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Inogen gets FDA approval for at-home oxygen device

By   /   Tuesday, June 24th, 2014  /   Comments Off

Goleta-based Inogen said it has received approval from the U.S. Food and Drug Administration to sell a stationary oxygen concentrator.

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InogenFoundersWEB

From left, Inogen founders Byron Myers, Alison Bauerlein and Brenton Taylor (courtesy photo)

 

Goleta-based Inogen said it has received approval from the U.S. Food and Drug Administration to sell a stationary oxygen concentrator.

Inogen, a UC Santa Barbara spinout that went public earlier this year, has experienced rapid growth by selling a portable oxygen concentrator called the Inogen One that is lighter and easier to maintain than tank-based systems. The company said its new stationary device, called Inogen At Home, will be released later this year and will weigh only 18 pounds, a full 10 to 20 pounds lighter than competing systems.

“Inogen set out to change the oxygen therapy market with our Inogen One family of products, and in a similar fashion with the Inogen At Home, we intend to change the perception of oxygen concentrators used in the home,” Raymond Huggenberger, Inogen’s CEO, said in a statement.

An at-home device would let the company capture more business from patients on Medicare, which Inogen believes covers about 60 percent of all oxygen therapy patients. Inogen bills the federal government under two Medicare reimbursement codes: E1390, which is for stationary oxygen systems, and E1392 for portable systems. For its portable system, Inogen bills under the two codes under the assumption that patients who qualify for portable oxygen systems also use the systems at home in a stationary manner.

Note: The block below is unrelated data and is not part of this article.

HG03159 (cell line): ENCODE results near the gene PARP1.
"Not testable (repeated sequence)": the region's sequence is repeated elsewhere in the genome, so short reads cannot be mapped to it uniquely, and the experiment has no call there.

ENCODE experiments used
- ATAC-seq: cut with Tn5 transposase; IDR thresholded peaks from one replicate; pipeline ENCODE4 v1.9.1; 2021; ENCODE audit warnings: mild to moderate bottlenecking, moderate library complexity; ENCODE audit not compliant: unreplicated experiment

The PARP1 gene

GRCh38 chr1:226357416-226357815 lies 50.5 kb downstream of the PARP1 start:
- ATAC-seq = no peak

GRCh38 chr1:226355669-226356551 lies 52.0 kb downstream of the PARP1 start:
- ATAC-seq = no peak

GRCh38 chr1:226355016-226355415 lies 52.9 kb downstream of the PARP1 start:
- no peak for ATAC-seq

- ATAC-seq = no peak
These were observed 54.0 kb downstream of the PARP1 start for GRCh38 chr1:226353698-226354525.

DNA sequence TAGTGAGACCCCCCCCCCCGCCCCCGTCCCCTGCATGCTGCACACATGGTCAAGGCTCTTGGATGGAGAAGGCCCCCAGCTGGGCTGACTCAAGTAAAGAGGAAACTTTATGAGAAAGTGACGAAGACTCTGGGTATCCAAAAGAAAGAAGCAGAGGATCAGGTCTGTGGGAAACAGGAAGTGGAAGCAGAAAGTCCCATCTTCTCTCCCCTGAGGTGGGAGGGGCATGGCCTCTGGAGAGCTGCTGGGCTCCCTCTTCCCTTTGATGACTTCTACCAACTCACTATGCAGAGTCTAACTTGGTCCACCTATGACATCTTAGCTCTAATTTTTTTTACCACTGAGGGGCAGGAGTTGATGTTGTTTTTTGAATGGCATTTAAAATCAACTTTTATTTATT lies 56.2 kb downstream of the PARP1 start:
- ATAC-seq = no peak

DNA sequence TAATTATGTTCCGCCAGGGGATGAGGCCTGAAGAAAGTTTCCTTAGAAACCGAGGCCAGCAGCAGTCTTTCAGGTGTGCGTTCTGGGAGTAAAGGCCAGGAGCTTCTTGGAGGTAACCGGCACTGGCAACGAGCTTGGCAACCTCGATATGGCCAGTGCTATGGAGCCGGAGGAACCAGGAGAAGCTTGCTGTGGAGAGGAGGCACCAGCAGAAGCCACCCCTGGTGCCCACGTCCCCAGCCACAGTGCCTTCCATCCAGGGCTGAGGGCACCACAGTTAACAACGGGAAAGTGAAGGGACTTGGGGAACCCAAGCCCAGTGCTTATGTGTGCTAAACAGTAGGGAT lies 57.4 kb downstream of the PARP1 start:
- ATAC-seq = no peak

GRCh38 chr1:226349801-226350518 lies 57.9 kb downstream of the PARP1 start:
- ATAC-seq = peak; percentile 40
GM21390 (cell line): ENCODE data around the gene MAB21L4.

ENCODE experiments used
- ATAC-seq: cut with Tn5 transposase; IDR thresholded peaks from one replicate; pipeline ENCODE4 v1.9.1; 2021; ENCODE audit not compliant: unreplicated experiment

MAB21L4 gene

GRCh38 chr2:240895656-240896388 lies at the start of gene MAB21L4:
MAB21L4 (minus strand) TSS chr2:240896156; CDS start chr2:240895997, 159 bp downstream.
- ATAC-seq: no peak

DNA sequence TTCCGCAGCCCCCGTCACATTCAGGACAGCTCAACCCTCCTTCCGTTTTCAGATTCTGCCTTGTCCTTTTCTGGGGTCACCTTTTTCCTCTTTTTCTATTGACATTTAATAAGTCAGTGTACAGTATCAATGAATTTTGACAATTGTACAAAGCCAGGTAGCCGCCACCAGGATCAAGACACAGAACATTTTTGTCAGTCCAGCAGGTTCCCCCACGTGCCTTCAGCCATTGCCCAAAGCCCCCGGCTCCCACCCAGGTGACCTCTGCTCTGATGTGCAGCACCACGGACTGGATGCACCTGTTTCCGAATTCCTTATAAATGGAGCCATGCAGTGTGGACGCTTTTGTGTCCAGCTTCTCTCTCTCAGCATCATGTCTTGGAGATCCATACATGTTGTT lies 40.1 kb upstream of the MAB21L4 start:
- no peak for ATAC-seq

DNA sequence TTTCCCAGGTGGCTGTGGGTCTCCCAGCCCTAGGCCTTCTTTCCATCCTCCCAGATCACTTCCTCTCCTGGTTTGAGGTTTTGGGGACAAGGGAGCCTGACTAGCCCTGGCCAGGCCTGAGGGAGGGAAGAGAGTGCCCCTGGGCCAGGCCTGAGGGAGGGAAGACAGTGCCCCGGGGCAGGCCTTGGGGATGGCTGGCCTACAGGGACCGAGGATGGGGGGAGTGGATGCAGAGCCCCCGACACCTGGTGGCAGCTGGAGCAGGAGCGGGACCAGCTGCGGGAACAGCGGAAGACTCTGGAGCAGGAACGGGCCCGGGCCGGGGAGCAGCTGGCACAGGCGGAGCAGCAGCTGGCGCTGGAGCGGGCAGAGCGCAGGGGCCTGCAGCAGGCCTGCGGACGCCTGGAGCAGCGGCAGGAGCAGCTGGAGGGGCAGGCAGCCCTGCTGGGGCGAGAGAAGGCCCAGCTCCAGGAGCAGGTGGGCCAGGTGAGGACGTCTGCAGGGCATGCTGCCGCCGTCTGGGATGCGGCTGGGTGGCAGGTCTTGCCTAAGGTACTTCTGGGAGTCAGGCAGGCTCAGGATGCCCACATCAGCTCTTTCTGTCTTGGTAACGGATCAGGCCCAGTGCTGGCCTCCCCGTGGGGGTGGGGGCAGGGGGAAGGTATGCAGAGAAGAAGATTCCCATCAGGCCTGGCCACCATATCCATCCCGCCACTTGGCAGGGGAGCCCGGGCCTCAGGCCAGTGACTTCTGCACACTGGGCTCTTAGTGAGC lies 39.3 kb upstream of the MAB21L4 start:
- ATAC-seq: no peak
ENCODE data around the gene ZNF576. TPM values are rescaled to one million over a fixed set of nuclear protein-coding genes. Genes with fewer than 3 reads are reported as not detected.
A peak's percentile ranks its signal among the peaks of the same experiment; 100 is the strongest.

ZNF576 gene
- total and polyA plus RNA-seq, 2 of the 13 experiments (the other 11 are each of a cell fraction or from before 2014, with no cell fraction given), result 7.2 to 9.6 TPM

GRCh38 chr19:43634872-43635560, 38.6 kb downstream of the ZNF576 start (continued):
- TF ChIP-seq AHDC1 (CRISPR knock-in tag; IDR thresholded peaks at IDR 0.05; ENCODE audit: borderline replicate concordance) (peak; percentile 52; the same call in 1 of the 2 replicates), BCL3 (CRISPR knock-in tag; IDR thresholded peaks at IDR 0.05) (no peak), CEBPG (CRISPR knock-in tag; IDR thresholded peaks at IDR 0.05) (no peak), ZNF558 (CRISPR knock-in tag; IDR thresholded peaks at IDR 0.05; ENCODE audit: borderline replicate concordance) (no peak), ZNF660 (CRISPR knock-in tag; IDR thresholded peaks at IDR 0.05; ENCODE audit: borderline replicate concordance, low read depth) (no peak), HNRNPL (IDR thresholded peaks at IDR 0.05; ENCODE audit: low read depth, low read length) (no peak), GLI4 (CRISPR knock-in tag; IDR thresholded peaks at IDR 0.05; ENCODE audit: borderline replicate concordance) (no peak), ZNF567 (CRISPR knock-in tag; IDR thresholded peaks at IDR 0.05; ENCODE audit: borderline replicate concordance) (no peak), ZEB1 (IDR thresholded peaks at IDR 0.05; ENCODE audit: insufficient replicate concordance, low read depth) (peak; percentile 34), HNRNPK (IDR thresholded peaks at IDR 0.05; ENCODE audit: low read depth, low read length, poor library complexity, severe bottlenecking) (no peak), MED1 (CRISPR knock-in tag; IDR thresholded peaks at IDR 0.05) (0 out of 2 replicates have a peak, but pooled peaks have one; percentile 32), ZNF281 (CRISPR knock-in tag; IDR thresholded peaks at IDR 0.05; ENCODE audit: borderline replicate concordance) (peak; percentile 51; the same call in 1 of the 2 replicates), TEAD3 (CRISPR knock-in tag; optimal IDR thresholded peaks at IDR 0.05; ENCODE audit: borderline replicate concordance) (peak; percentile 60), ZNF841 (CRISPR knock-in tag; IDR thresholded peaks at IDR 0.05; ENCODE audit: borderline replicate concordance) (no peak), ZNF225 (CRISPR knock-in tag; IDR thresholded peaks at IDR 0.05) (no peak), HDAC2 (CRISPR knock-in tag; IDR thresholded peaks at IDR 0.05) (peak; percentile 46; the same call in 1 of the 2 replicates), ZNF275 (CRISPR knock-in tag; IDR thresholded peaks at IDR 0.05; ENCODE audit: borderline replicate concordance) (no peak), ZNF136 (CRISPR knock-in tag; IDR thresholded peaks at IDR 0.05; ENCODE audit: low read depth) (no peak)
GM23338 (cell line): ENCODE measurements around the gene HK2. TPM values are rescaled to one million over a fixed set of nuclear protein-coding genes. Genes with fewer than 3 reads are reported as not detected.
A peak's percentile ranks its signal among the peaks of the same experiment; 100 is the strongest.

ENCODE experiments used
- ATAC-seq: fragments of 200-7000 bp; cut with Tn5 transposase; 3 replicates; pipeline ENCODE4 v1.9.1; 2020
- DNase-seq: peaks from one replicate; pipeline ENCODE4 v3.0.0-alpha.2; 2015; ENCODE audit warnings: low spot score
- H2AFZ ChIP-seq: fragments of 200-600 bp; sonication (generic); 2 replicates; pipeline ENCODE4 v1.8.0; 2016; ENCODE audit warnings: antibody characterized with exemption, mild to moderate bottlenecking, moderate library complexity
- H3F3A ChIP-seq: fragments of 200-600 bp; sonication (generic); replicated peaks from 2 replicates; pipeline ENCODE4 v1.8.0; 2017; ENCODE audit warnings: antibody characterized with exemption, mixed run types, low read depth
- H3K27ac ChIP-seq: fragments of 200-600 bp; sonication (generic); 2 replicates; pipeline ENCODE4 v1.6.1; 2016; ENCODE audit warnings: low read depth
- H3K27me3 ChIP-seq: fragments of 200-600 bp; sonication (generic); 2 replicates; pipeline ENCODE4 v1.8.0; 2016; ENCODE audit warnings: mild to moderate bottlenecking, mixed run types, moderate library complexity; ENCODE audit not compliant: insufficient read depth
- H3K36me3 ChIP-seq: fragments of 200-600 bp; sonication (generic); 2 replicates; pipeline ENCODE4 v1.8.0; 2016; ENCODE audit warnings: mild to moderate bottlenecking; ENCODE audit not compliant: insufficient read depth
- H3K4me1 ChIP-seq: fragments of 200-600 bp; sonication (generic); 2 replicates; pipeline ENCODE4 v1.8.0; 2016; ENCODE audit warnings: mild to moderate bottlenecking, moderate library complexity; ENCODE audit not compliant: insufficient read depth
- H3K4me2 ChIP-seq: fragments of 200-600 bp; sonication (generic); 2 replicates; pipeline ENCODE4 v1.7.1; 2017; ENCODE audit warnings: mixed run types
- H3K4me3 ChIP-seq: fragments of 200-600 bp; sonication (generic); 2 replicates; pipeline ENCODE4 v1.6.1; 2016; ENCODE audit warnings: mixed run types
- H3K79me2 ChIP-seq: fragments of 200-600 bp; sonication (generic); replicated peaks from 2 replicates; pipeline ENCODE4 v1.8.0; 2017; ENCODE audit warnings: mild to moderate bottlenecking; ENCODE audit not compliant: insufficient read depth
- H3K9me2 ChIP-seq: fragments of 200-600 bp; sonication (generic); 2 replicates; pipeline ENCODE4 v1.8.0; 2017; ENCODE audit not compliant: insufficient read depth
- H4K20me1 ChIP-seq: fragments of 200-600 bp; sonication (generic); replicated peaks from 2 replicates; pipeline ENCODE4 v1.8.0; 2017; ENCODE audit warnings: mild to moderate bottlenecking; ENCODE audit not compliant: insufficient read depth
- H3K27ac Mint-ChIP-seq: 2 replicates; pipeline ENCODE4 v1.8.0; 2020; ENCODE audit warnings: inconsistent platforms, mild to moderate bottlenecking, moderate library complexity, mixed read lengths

But about a third of patients only require oxygen at night, meaning they only qualify for the E1390 stationary system code. Inogen said the at-home system should help it compete for those customers with “a compelling solution for nocturnal-only oxygen therapy patients that do not yet require a portable solution, which are estimated to represent 30 percent of total oxygen patients in the United States.”

Inogen’s shares have been rising steadily since mid-May, when the company announced stong first-quarter results and boosted its sales outlook for the rest of the year. Profits for the first quarter were $900,000, or about 5 cents per share, beating Wall Street’s expectations of 4 cents per share. First-quarter sales were $23.6 million, a more than 50 percent increase from the year before. Inogen raised its revenue forecast to $92 million to $96 million for 2014, up from a previous estimate of $90 million to $94 million.

Investors also appear pleased with how Inogen has handled changes in Medicare’s reimbursement regime. The federal government implemented a competitive bidding process for oxygen system rental reimbursements.

In the first quarter, Inogen’s rental revenue was $8.8 million. The number of rental patients was up 49.4 percent, compared to the year before, but rental revenue was up only 28.1 percent because of rental reimbursement rate reductions from Medicare. But Inogen’s margins for those patients held steady.

“Despite these significant year-over-year declines in rental reimbursement rates, our gross margin was 50.5 percent in the first quarter of 2014, and was just 100 basis points lower than the 51.5 percent reported in the 2013 period,” the company said.

Inogen’s stock was up more than 5 percent to $20.15 during midday trading on June 24 after the new product was announced.

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